When you can't climb within the present moment you have one of two options: think towards the future and of routes you'd wish to climb, or look towards the past and reflect on routes you've done. Within this month's Crag Notes Rob Greenwood takes a slightly different angle by looking at other memorable aspects of visiting an area that means a lot to you.
Pembroke is a place of perfect memories, but the crags themselves are just a part of that - the peripheries are just as important.
Simon's Field is a good example; on the one hand it's just a field, but on the other it's something of a safe haven, unchanging from year-to-year, constant and reliable. It is free from the trappings of more commercial campsites, where booking is essential and fees are racked up to the point that a B&B suddenly seems like the cheap option. It is simple, supplying only the very basics, the highlight of which is undoubtedly the ceramic toilet, all properly plumbed in, housed within a plastic portaloo shell - the contrast of which surprises me every time. The sound of Simon's quad coming early each morning brings with it a warm welcome, several dogs, an exchange of £3 and friendly conversation. Last time I saw him he mentioned the possibility of a shower being installed and seemed genuinely excited about this. He's someone that seems to care.
Just a short stumble away, on past the Lily Ponds and their luxurious bog blocks, lies another august institution - Ma Weston's Ye Olde Worlde Cafe. Curiously it was never a part of my own Pembroke ritual, having only been there only once, but it is important to appreciate what these places mean to people, and what the people mean to people. Ma Weston represented continuity, living to the age of 94 she was awarded an MBE in 2009 for services to the Hospitality and Tourist Industries in Pembrokeshire, having served tea since she was 17. She was the embodiment of the word 'character', with all the idiosyncrasies that the inverted commas come along with. Whilst she may have passed on in 2016, the memories - and the cafe - remain as something of a shrine.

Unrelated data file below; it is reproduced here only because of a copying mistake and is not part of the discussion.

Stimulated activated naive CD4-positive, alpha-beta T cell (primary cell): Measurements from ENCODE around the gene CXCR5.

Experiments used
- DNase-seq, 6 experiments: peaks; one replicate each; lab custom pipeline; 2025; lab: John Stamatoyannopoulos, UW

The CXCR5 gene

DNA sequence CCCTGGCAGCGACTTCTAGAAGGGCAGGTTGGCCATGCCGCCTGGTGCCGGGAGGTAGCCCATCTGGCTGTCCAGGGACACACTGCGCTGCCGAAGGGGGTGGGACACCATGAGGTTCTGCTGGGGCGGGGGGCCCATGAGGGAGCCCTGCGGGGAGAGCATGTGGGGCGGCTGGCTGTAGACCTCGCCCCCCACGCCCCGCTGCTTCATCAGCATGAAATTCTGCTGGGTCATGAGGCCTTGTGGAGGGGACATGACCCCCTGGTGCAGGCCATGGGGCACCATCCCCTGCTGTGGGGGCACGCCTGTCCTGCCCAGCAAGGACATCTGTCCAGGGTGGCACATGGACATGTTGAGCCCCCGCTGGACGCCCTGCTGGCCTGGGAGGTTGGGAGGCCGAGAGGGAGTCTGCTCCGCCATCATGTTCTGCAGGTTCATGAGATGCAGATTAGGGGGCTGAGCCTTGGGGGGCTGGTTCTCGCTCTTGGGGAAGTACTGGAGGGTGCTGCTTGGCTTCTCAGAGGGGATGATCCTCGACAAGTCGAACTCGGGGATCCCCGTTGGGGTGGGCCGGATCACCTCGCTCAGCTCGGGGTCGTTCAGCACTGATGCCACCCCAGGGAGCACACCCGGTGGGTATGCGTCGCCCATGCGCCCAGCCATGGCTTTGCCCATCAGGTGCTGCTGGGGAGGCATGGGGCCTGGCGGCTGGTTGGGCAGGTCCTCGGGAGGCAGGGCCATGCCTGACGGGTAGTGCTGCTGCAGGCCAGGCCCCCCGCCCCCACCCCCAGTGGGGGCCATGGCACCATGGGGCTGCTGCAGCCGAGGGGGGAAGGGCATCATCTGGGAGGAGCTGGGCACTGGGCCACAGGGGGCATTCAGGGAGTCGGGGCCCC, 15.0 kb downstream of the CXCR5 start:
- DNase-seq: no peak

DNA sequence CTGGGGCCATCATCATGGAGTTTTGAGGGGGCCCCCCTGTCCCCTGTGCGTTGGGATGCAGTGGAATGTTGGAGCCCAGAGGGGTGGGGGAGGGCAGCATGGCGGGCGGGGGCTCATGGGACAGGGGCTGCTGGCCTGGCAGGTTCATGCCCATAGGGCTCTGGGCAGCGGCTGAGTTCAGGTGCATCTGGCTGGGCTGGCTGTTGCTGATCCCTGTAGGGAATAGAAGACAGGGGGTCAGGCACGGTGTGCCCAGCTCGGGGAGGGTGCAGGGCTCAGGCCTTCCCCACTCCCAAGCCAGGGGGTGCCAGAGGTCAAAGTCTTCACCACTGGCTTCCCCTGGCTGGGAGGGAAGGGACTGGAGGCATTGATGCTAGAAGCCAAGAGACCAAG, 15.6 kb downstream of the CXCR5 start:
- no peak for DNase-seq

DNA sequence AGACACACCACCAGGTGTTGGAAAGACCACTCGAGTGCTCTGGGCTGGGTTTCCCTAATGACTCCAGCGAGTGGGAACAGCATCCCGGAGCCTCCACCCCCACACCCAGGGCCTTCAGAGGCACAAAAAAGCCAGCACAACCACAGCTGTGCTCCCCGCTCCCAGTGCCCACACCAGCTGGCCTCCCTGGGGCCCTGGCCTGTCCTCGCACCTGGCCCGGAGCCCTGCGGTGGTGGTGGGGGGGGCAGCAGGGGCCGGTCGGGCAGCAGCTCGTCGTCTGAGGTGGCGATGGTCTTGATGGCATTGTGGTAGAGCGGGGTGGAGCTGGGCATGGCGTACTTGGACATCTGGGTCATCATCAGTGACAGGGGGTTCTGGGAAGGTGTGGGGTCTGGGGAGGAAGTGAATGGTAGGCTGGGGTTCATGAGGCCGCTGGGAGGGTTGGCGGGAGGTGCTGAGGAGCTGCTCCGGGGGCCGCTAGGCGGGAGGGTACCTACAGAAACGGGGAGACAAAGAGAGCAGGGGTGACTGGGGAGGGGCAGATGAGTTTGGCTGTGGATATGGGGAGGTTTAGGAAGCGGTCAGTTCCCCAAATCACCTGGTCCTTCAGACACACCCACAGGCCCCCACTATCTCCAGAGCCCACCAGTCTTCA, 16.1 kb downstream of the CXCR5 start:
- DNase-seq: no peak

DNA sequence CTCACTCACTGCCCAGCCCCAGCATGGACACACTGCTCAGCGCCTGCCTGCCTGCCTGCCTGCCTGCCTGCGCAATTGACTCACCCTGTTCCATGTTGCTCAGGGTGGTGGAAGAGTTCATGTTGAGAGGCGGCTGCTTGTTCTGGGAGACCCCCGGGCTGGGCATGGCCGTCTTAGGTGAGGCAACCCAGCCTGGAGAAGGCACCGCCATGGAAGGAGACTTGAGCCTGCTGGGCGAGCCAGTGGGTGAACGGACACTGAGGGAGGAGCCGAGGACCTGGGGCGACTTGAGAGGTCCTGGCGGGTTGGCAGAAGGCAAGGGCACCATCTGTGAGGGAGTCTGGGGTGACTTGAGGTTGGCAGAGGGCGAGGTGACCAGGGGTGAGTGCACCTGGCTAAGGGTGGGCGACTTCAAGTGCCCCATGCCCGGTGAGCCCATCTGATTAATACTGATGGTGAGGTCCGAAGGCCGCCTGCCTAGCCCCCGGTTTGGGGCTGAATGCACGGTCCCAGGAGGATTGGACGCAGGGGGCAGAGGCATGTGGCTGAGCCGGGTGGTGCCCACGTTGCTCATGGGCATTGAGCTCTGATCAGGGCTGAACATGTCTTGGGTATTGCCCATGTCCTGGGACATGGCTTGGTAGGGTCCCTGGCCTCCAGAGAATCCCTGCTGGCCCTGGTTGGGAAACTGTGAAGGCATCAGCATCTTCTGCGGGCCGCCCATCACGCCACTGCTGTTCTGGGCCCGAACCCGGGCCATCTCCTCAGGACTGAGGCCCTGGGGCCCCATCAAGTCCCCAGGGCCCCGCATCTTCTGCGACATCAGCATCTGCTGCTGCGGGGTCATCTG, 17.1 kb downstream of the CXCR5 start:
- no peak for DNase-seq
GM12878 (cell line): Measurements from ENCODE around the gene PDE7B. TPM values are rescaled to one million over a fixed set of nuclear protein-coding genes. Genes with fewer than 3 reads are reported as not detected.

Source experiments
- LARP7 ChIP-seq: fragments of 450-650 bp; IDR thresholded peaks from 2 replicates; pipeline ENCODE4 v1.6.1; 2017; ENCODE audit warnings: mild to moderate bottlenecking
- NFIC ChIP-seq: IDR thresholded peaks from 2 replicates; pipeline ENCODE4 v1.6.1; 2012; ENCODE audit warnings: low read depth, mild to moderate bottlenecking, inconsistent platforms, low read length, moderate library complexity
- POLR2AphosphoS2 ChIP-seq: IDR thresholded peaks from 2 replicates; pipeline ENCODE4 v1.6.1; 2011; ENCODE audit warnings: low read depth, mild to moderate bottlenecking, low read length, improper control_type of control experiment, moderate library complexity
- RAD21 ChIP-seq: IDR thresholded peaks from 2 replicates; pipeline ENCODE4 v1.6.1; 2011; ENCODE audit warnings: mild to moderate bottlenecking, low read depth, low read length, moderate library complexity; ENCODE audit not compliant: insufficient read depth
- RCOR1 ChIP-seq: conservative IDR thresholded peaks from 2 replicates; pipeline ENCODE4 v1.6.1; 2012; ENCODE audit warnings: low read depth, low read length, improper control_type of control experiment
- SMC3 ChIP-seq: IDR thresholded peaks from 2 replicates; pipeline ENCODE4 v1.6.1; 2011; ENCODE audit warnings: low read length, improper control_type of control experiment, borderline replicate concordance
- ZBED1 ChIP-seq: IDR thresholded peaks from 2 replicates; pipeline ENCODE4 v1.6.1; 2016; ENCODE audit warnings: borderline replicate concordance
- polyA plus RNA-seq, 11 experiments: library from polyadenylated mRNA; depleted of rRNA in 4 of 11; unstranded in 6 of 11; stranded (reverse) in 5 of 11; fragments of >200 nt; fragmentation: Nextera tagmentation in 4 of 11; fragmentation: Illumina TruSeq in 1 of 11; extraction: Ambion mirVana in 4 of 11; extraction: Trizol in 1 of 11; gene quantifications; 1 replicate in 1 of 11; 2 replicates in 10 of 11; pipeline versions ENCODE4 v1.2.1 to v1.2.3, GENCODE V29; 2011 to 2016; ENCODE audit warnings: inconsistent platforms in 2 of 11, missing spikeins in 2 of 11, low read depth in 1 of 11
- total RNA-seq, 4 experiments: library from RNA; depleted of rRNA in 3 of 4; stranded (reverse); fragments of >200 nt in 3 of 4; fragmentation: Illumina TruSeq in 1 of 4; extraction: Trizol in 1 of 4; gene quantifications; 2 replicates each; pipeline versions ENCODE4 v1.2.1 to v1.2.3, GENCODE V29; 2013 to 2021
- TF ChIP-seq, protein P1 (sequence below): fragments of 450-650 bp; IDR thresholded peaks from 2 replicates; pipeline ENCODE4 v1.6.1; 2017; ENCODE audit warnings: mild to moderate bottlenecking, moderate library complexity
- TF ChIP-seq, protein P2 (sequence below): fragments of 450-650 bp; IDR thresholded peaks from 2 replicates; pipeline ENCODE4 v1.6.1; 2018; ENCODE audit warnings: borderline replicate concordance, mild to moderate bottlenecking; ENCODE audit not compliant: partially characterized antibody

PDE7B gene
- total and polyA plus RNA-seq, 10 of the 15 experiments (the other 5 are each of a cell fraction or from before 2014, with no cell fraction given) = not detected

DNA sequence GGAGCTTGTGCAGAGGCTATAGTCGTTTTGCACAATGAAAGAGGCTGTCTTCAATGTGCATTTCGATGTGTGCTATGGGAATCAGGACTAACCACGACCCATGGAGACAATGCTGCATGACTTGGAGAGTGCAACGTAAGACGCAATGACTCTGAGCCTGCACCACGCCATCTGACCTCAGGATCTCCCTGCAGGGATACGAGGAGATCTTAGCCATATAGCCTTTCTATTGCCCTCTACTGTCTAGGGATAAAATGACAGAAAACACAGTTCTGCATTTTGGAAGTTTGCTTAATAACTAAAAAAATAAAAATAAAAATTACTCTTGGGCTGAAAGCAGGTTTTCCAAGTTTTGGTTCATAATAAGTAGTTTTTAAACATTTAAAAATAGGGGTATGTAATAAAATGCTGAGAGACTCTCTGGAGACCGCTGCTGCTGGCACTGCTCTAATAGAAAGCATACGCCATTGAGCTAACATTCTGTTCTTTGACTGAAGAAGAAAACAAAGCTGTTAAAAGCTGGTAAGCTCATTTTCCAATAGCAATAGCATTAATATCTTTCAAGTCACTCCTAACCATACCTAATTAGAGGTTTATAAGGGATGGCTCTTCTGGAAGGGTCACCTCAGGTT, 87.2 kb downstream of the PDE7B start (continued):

What Ma Weston's is to the morning, the St. Govan's Inn is to the night. Cold evenings spent wrapped within its warm walls, whilst huddling around guidebooks wondering what to do next; sunny evenings savouring the taste of that first post-climb pint, grateful for both the clamour and the company. In the 15 years I've been coming here the pub has hardly changed, with each table, chair and corner reassuringly familiar. The predictability of both the bar and menu provides further comfort, as does the speed at which they process orders. Even the bull's head brings back memories, as do Carl Ryan's photographs mounted on the wall, which made an impression on me as a young climber (did Barry Durston really solo down climb The Butcher?!?).
Since then so much has changed: I am older, I am married, I have a family. There's a richness that comes from having visited an area a lot, a depth of experience and appreciation that is far from fleeting - it has a permanent affect. The same could be said for living a full life. I am unable to climb quite as much as I might have previously, but when I do I have come to appreciate these places, these rituals, these moments as much as the climbing itself.
Were there to be one positive to the current set of circumstances it is that it forces each and every one of us to pause for a moment's thought and realise just how lucky we are to be able to do this.
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